Advertisement

Knowledge Management

  • Yoshiteru Nakamori
Chapter
Part of the Translational Systems Sciences book series (TSS, volume 20)

Abstract

An academic field called knowledge science has recently emerged that focuses on creativity for promoting innovation. It originated from the combination of ideas from informatics and business science, aiming for knowledge collection, accumulation, utilization, and dissemination, and this was triggered by the spread of the knowledge management movement. The practice of knowledge management, which started in the information industry in the 1980s, was introduced to corporate management in the 1990s and has seen great development. It has gradually been understood that knowledge science is an academic field aimed toward innovation management. This chapter focuses on idea generation models developed in the field of knowledge science.

References

  1. Davenport, T. H. (2005). Thinking for a living: How to get better performance and results from knowledge workers. Boston: Harvard Business School Publishing.Google Scholar
  2. Drucker, P. F. (1959). The landmarks of tomorrow. New York: Harper & Brothers.Google Scholar
  3. Drucker, P. F. (1969). The age of discontinuity. New York: Harper & Row.Google Scholar
  4. Drucker, P. F. (2002). Managing in the next society. New York: Truman Talley Books/St. Martin’s Press.Google Scholar
  5. Nonaka, I., & Takeuchi, H. (1995). The knowledge-creating company: How Japanese companies create the dynamics of innovation. New York: Oxford University Press.Google Scholar
  6. Sun, J., Nakamori, Y., Tian, J., & Xiang, J. W. (2016) Exploring academic knowledge creation models for graduate researches. Proceedings of the 2016 IEEE International Conference on Software Quality, Reliability and Security, pp. 202–209, Vienna, Austria, August 1–3, 2016.Google Scholar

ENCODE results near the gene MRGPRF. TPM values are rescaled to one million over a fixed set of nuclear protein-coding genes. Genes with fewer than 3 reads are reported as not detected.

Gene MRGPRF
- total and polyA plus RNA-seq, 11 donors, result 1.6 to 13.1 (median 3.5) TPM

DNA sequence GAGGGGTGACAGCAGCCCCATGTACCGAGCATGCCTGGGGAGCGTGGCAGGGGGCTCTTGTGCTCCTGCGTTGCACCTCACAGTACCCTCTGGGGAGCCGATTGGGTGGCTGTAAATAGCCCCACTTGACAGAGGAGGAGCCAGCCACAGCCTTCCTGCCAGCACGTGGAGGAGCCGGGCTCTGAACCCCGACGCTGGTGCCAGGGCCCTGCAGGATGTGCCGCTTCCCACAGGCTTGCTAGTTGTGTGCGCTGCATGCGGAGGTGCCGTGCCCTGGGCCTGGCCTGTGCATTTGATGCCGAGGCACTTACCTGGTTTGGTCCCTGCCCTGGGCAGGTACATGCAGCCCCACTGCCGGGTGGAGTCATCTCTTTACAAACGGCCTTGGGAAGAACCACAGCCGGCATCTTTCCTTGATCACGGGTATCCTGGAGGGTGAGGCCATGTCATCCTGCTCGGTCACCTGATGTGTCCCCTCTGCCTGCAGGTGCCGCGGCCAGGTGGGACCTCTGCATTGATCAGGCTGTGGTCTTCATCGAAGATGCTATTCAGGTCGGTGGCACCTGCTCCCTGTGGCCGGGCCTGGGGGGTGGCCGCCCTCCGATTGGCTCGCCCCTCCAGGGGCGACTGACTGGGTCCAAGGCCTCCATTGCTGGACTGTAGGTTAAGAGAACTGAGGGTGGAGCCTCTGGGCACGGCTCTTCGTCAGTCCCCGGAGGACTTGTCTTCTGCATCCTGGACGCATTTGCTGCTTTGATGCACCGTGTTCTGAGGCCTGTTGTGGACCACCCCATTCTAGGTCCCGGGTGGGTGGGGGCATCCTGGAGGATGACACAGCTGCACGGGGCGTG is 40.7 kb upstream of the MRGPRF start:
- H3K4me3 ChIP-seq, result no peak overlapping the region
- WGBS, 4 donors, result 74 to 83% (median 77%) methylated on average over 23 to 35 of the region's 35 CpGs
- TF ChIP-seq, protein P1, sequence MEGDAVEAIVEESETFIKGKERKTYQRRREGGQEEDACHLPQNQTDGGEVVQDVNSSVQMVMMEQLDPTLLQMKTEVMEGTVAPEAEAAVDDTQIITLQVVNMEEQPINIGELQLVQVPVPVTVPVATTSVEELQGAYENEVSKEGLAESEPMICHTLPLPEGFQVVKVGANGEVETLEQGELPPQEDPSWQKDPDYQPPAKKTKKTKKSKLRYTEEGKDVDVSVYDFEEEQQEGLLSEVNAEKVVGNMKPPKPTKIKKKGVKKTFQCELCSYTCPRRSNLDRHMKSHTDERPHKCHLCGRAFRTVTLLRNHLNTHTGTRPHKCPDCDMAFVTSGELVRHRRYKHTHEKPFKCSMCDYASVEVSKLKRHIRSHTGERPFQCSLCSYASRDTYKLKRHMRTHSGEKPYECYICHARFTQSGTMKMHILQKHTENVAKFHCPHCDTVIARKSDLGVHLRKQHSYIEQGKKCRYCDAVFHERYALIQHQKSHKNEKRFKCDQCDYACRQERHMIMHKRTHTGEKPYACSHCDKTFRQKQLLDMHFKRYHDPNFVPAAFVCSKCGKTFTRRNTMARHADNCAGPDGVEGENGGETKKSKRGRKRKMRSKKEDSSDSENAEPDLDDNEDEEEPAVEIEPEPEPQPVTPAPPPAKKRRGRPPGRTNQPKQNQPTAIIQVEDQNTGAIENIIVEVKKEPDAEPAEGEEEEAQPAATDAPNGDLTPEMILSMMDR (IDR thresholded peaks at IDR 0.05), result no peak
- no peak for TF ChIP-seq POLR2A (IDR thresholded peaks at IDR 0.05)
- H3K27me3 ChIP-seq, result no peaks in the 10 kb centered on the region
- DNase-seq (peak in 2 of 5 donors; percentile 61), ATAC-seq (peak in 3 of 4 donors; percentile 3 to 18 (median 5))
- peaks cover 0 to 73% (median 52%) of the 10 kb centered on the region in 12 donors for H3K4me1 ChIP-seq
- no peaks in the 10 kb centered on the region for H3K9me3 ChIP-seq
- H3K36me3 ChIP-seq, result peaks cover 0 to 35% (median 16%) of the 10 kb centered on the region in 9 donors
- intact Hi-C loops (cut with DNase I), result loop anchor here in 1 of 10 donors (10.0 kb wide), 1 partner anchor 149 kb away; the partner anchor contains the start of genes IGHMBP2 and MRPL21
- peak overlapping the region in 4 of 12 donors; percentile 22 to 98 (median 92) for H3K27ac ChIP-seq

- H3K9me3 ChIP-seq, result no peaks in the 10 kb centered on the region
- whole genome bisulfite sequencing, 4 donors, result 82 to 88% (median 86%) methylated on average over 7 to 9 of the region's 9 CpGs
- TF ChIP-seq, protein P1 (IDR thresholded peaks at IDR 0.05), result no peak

7. Sun, J., Wu, J., Tian, J., Huynh, V. N., & Nakamori, Y. (2017). A knowledge management approach to evaluation of ability and environment for graduate research. International Journal of Knowledge and Systems Science, 8(3), 13–33.CrossRefGoogle Scholar
  8. Wierzbicki, A. P., & Nakamori, Y. (2006). Creative space – Models of creative processes for the knowledge civilization age. Berlin: Springer.CrossRefGoogle Scholar
  9. Wierzbicki, A. P., & Nakamori, Y. (Eds.). (2007). Creative environments – Issues of creative support for the knowledge civilization age. Berlin: Springer.Google Scholar
  10. Wilson, T. D. (2002) The nonsense of “knowledge management”. Information Research 8(1): http://informationr.net/ir/8-1/paper144.html.
  11. Zack, M. H. (2002). Developing a knowledge strategy. California Management Review, 41(3), 125–145.CrossRefGoogle Scholar

Copyright information

© Springer Nature Singapore Pte Ltd. 2020

Authors and Affiliations

  • Yoshiteru Nakamori
    • 1
  1. 1.Professor Emeritus, School of Knowledge ScienceJapan Advanced Institute of Science and TechnologyNomiJapan

Personalised recommendations